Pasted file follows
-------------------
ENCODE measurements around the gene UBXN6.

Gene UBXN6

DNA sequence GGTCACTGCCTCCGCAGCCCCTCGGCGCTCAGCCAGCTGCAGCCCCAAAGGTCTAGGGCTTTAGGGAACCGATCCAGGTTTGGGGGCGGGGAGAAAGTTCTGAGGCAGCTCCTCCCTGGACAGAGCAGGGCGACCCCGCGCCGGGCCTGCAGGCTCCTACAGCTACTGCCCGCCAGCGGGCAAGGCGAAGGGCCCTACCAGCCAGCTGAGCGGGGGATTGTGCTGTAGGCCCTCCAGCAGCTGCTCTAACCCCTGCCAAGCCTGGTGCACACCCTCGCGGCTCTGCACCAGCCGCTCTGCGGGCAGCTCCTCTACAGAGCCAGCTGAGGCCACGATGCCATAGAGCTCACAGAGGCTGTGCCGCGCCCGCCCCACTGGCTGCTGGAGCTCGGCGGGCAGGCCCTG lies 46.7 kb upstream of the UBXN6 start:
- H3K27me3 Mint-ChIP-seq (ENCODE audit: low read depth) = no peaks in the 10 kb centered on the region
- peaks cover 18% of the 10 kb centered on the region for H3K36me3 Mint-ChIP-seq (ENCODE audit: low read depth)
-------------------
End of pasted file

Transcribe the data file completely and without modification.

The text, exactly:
ENCODE measurements around the gene UBXN6.

Gene UBXN6

DNA sequence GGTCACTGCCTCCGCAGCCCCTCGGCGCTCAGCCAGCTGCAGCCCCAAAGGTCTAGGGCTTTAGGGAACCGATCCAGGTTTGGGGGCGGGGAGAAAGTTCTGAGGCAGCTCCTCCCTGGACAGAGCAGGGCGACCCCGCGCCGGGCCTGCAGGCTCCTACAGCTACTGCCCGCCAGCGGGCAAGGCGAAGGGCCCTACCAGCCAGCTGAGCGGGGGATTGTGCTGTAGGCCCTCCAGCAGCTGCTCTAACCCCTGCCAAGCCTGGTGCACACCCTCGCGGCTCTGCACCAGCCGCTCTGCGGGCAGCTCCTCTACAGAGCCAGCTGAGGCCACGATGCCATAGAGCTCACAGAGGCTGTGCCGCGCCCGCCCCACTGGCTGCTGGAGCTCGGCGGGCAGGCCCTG lies 46.7 kb upstream of the UBXN6 start:
- H3K27me3 Mint-ChIP-seq (ENCODE audit: low read depth) = no peaks in the 10 kb centered on the region
- peaks cover 18% of the 10 kb centered on the region for H3K36me3 Mint-ChIP-seq (ENCODE audit: low read depth)